The leaders from the 21 countries represented at the Asia-Pacific Economic Cooperation (APEC) summit found a colourful welcome in Papua New Guinea, but the high-stakes trade conflict between the U.S. and China was spelled out in black and white as soon as talks got underway Saturday.
Before the leaders even gathered for their first family photo, Chinese President Xi Jinping and U.S. Vice-President Mike Pence gave back-to-back speeches to an APEC CEO Summit taking place in Port Moresby to coincide with the leaders talks — an audience keenly aware of how disruptive the hundreds of billions of dollars in tariffs applied over the last year have been to global supply chains, at a risk to both investment decisions and consumer confidence.
Anyone hoping for a conciliatory tone from the U.S. in President Donald Trump’s absence was quickly disappointed.
“We hope for better, but the United States … will not change course until China changes its ways,” Pence told the CEOs.
Pence made no apologies, emphasizing instead the military and infrastructure investments the U.S. was making in the region — investments that compete with the now highly visible presence of China.
This strategic game between the world’s two biggest economies is evident in Port Moresby, the capital of APEC’s poorest country. Signs identify new infrastructure as “China Aid” and advertise the “co-operation and peace” it’s meant to signal in both English and Chinese.
The road to Papua New Guinea’s seat of government is newly paved by the Chinese. A Chinese investment also helped build the Hilton Hotel where the APEC leaders enjoyed their gala dinner Saturday night.
‘Put your country first’
Pence tried to portray what the U.S. is doing in the region as more honourable than the Chinese initiatives.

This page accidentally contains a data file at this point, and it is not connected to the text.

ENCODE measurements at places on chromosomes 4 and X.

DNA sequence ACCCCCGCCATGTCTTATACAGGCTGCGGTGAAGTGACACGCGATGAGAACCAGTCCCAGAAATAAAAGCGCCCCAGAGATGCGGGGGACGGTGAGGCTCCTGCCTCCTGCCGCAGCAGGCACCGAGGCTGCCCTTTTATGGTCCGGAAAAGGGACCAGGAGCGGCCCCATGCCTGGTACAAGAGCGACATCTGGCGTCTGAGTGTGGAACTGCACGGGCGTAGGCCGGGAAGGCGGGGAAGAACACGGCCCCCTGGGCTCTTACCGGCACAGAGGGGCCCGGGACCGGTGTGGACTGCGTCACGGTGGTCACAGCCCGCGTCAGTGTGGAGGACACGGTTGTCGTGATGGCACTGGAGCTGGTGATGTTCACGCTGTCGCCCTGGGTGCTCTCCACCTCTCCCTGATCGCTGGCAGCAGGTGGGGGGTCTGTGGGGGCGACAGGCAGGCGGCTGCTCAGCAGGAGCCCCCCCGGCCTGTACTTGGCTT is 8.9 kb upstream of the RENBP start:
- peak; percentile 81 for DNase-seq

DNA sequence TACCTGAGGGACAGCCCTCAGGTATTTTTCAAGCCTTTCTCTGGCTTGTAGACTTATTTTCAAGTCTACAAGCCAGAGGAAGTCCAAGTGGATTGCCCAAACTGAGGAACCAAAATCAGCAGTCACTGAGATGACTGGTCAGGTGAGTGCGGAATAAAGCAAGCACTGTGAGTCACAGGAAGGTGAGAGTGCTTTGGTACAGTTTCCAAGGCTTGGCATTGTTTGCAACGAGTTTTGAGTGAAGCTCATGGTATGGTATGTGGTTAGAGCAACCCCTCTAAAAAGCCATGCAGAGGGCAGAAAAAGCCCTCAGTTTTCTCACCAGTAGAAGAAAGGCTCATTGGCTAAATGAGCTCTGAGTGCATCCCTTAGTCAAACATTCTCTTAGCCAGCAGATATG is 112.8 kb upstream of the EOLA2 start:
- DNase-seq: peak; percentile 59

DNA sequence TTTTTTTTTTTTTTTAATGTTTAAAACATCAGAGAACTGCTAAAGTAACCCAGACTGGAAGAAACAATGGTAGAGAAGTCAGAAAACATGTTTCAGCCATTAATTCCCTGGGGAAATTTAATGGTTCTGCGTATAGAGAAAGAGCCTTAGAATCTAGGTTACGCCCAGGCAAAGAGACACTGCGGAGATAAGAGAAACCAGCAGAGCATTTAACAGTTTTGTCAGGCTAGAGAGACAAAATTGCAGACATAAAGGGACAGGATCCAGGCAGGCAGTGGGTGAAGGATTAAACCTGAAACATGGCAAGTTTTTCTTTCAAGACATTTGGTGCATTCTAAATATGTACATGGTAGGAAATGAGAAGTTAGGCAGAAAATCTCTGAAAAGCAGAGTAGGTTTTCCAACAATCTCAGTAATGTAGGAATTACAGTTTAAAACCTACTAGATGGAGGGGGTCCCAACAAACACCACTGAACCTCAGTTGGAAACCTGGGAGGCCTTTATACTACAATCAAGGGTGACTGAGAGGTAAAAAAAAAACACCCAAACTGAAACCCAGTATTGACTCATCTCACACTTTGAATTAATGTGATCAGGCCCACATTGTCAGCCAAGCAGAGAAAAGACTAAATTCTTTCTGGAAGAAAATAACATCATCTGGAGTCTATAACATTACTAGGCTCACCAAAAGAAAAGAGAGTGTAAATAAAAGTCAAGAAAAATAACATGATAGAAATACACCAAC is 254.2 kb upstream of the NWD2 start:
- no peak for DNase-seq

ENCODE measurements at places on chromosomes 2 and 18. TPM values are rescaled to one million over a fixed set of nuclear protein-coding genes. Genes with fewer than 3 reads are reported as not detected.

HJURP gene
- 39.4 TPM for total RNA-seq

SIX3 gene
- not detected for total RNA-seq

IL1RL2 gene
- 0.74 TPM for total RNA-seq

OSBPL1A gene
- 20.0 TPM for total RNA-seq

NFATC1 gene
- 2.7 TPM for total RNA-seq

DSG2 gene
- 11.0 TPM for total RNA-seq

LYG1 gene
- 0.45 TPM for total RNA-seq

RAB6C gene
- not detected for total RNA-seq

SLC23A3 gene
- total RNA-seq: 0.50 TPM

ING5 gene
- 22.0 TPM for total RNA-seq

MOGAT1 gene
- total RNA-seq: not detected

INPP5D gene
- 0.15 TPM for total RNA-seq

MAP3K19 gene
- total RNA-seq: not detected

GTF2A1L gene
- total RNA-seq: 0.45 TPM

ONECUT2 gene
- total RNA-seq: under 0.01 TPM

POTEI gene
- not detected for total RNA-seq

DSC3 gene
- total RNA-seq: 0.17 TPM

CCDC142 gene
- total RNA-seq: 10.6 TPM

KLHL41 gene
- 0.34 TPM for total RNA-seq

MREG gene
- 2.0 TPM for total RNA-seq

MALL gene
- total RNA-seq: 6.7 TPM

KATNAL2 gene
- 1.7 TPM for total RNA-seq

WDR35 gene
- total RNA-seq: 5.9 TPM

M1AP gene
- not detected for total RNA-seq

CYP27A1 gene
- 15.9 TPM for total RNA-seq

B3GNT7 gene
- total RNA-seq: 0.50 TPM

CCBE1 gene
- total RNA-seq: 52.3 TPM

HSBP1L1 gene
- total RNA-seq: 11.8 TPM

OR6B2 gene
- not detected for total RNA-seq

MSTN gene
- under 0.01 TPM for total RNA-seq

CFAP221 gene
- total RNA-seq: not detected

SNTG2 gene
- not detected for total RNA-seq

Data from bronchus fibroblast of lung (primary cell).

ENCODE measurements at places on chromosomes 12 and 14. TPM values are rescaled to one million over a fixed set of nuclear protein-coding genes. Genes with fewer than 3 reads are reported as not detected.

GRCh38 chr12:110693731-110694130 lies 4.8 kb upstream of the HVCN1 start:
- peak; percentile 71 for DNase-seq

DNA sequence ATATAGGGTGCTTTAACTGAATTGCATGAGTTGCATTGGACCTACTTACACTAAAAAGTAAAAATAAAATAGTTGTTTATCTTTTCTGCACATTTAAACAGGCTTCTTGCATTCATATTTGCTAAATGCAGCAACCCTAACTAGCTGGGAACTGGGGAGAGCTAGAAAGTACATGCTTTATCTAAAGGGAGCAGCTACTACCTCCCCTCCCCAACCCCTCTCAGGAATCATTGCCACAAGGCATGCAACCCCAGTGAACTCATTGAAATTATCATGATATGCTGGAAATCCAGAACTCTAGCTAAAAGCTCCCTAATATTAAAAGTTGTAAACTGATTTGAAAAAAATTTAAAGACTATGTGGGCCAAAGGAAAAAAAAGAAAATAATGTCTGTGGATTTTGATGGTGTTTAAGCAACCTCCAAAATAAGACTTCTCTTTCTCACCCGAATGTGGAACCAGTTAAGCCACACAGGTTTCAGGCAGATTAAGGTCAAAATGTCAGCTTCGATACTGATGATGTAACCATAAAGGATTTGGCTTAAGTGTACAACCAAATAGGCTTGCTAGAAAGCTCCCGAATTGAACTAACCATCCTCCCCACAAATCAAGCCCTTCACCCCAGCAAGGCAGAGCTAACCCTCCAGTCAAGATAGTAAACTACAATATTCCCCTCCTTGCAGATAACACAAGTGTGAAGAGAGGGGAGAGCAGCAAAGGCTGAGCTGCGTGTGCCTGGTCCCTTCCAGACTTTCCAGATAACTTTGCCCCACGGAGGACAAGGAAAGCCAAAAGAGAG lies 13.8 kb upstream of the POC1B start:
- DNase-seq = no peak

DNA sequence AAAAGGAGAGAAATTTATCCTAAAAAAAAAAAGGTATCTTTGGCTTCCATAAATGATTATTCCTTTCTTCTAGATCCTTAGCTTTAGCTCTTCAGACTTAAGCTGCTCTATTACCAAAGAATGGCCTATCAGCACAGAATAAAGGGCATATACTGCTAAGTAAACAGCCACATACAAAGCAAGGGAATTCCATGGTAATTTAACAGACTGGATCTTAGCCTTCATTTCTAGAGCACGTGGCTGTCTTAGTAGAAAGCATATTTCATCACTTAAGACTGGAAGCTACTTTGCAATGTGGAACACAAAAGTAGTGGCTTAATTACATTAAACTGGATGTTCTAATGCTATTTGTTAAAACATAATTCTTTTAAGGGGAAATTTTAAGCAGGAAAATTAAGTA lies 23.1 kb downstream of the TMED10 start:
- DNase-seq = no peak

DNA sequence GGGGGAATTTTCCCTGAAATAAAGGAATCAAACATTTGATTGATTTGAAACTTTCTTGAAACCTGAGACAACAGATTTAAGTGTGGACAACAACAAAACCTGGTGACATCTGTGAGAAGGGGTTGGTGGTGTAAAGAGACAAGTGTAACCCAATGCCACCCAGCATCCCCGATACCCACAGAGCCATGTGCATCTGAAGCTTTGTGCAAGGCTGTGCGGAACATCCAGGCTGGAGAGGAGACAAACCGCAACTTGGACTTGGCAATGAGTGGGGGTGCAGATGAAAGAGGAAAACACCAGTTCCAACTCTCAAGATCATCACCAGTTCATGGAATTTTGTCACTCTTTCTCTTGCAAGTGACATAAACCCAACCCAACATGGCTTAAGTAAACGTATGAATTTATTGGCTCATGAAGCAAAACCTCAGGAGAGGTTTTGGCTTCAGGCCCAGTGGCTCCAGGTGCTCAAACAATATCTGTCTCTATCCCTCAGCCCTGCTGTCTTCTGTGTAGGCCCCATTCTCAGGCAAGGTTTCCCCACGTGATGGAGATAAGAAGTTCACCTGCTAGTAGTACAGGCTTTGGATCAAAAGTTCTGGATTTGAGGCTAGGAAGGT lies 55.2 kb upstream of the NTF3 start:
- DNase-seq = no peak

“We have a principled approach that stands in stark contrast to other nations,” he said, saying others offer opaque loan terms for unsustainable projects that come with strings attached.
“Do not accept foreign debt that compromises your sovereignty,” Pence warned. “Be just like America, and put your country first.”
“We don’t offer constricting belts or a one-way road,” the American leader said, in words chosen to reference a centrepiece of Chinese foreign policy: its “belt and road” initiative to build land and sea infrastructure that positions the massive Chinese market at the centre of trading networks across Europe and Asia.
In a speech to the same audience, Russian Prime Minister Dmitry Medvedev said Russia is willing to work with China on this initiative.
One of the joint outcomes from last weekend’s visit to Beijing by Finance Minister Bill Morneau and International Trade Diversification Minister Jim Carr was a commitment from Canada to send a “high-level” delegation to the 2019 Belt and Road Forum for International Co-operation.
Canada hasn’t previously attended this Chinese-organized event. A spokesperson for Carr said this “high-level” delegation is unlikely to include Canada’s prime minister.
In a contrast that would have seemed unimaginable even two years ago, it has fallen to the Chinese president to make the case for multilateralism and rules-based trade, in comments supportive of efforts to reform the World Trade Organization.
Protectionism part of ‘old practices’